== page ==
Newest Review: ... The store has 6 levels and even has it's hair salon, pharmacy and travel agents. Selfridges is a great place to shop if want designer prod... more
I Died and Went to Shopping Heaven
Member Name: plipplop
Advantages: Enormous range of cool things
Disadvantages: Food hall not a patch on Harrods
London's Selfridge's occupies an enormous plot smack bang in the bustle and fever of Oxford Street. If you're travelling by Tube it's smack between Marble Arch and Bond Street stations. If you're in a car, park, get out and get the Tube.
Originally built in 1909, the large department store is architecturally magnificent, with impressive stone work and features all the way round to distract anyone who isn't already distracted by the vivid window displays. The building was actually completed in phases, some of which were planned and never actually completed, including a huge tower designed to rise above the base levels. The concept of a department store was really introduced to the UK by Selfridge's. It was the first department store to have a perfume counter at the bottom, and tried, tested and profitable formula that is now the most instantly recognisable feature of a modern department store. The Oxford Street store has always housed exhibitions and curios, including the plane that was used to cross the channel for the first time in 1909 and the first public demonstration of television in 1925. Even today, there are regular (and often bizarre) art exhibitions.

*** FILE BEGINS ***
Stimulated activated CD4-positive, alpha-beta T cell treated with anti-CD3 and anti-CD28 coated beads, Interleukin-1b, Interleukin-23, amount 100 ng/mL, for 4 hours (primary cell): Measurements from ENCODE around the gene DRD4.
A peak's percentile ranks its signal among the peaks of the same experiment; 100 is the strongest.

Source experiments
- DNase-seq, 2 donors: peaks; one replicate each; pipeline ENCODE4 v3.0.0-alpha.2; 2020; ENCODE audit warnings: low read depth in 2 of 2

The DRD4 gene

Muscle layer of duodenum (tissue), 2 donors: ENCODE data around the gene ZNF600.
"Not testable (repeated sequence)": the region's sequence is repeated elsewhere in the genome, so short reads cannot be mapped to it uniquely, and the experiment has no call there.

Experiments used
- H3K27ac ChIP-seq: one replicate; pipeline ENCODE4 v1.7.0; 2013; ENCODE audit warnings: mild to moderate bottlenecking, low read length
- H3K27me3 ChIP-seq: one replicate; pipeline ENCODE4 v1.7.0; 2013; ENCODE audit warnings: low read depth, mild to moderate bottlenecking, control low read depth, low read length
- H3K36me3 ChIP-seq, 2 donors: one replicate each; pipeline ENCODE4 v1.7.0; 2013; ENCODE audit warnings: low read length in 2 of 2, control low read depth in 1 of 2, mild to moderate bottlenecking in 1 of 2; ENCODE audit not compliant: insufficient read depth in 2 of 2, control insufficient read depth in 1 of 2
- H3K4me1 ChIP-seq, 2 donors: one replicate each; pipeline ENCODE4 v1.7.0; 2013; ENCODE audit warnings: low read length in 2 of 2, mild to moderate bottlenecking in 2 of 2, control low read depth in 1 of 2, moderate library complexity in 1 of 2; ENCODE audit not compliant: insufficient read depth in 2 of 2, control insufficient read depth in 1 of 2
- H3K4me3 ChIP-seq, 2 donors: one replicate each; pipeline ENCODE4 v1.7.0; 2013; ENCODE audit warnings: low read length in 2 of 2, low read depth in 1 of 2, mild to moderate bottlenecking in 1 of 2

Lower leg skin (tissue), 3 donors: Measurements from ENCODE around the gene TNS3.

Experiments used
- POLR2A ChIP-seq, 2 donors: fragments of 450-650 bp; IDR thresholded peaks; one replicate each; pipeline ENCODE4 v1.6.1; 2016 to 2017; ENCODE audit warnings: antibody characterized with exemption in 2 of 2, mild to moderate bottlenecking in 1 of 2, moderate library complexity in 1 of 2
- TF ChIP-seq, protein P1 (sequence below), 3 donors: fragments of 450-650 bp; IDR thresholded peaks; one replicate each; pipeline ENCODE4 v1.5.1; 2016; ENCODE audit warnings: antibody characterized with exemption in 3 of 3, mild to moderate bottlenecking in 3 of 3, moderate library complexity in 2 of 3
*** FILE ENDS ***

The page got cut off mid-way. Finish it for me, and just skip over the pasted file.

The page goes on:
Today, Selfridge's remains cutting edge, with an astounding selection of items for the modern shopper. Across multiple floors, the store boasts an enormous range of clothes, furniture, toys, kitchen ware, luggage, books and so much more. It is the only shop in the UK where you can truly spend the better part of a day wandering round. The facilities are good (for London) with toilets on every floor, lifts and escalators in multiple locations and reasonable access facilities for wheelchair-users. (Arguably, the cramped layout of some of the departments goes against this aim and you can't help feeling the store is simply paying lip service to those less able to get around.)
For the fashion-conscious, Selfridge's is a slice of heaven. The menswear takes up an enormous floor space, dwarfed only by the far larger floor space dedicated to ladies' wear. The underwear section alone carries more stock than your average high street clothing shop and every taste seems catered for. The concessions include the real top end designers such as Vivienne Westwood, Y3 and John Rocha, to the more popular, trendy street labels such as Energie, Abercrombie and D & G, all carrying the very latest ranges for which most shops only ever manage to scrape together a very basic selection. The layout is loud and funky, with groovy lighting, pounding music (often with live DJ sets) and wild displays. Amazingly, you'd expect the staff in these concessions to be really snotty, and whilst some of them need a good slap, generally the service is really good. They take time to help you find what you're after, stay with you and give advice and guidance on what goes and what doesn't go. The benefit of such a large store is also that they carry the best selection of sizes and colours, many of which you never see anywhere else.